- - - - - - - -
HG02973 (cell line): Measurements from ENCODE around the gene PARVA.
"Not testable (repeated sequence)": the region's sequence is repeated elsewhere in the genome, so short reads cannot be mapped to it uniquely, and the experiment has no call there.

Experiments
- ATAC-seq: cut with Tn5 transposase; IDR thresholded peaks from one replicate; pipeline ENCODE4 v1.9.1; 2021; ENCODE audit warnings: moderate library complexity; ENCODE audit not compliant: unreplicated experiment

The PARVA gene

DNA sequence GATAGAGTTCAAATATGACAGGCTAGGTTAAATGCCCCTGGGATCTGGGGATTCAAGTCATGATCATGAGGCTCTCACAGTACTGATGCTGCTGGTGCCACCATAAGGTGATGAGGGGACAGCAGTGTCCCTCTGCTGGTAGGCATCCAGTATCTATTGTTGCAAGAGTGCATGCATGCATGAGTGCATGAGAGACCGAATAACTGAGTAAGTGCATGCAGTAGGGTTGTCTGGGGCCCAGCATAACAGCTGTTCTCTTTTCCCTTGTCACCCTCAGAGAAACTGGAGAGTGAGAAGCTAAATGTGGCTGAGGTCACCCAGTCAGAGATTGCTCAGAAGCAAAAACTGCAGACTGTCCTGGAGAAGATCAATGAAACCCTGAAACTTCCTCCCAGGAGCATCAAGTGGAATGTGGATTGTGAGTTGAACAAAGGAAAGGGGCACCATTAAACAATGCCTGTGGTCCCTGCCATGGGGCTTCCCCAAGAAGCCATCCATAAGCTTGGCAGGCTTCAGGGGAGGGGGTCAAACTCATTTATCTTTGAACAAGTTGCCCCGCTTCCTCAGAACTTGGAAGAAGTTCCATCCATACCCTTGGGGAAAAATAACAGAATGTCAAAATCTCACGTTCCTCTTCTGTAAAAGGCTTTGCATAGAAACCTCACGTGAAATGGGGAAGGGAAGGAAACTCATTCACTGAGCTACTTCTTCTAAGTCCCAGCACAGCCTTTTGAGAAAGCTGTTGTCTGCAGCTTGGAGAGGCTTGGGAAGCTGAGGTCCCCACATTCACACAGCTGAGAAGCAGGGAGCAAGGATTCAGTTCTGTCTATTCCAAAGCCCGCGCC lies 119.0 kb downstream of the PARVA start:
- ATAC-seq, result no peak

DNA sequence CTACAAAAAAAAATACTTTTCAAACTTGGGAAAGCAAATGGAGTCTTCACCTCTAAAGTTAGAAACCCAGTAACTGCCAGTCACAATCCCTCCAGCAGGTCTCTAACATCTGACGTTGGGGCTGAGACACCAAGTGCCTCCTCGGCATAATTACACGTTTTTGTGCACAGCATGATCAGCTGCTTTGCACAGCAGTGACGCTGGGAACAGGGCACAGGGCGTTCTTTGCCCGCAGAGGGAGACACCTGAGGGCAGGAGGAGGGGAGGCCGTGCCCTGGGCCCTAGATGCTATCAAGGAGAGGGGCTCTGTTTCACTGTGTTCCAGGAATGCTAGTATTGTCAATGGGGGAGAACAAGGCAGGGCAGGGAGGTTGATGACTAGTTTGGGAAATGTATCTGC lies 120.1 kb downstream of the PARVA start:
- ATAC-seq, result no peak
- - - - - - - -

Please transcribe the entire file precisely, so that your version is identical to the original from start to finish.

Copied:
HG02973 (cell line): Measurements from ENCODE around the gene PARVA.
"Not testable (repeated sequence)": the region's sequence is repeated elsewhere in the genome, so short reads cannot be mapped to it uniquely, and the experiment has no call there.

Experiments
- ATAC-seq: cut with Tn5 transposase; IDR thresholded peaks from one replicate; pipeline ENCODE4 v1.9.1; 2021; ENCODE audit warnings: moderate library complexity; ENCODE audit not compliant: unreplicated experiment

The PARVA gene

DNA sequence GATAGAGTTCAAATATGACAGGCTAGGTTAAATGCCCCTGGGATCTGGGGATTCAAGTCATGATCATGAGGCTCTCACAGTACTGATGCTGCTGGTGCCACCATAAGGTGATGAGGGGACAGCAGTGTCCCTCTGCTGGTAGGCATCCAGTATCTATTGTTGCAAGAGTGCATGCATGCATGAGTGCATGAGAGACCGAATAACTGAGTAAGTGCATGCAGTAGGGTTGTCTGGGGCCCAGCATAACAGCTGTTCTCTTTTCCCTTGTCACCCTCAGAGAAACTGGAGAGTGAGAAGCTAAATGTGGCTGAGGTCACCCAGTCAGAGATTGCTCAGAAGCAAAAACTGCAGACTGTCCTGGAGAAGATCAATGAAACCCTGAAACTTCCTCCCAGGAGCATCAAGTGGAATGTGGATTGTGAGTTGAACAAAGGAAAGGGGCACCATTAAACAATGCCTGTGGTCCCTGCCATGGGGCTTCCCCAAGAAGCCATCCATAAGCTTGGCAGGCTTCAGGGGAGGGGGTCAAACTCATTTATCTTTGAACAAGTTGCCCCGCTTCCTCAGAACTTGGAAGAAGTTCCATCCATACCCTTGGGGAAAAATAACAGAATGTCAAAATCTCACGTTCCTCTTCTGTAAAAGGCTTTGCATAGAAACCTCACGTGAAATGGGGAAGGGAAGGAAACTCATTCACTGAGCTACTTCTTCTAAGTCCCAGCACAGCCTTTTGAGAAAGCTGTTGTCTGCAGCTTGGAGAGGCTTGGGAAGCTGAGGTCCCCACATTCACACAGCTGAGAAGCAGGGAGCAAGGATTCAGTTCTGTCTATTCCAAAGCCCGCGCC lies 119.0 kb downstream of the PARVA start:
- ATAC-seq, result no peak

DNA sequence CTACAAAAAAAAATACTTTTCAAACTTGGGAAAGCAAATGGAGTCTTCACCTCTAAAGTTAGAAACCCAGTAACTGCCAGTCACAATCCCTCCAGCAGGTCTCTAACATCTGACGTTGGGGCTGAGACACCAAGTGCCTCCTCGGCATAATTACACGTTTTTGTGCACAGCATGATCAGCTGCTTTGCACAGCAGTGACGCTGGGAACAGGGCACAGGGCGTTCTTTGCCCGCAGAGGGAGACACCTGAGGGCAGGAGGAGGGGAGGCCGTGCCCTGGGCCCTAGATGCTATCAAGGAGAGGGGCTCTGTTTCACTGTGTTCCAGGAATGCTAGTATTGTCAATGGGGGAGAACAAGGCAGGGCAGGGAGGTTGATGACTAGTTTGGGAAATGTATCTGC lies 120.1 kb downstream of the PARVA start:
- ATAC-seq, result no peak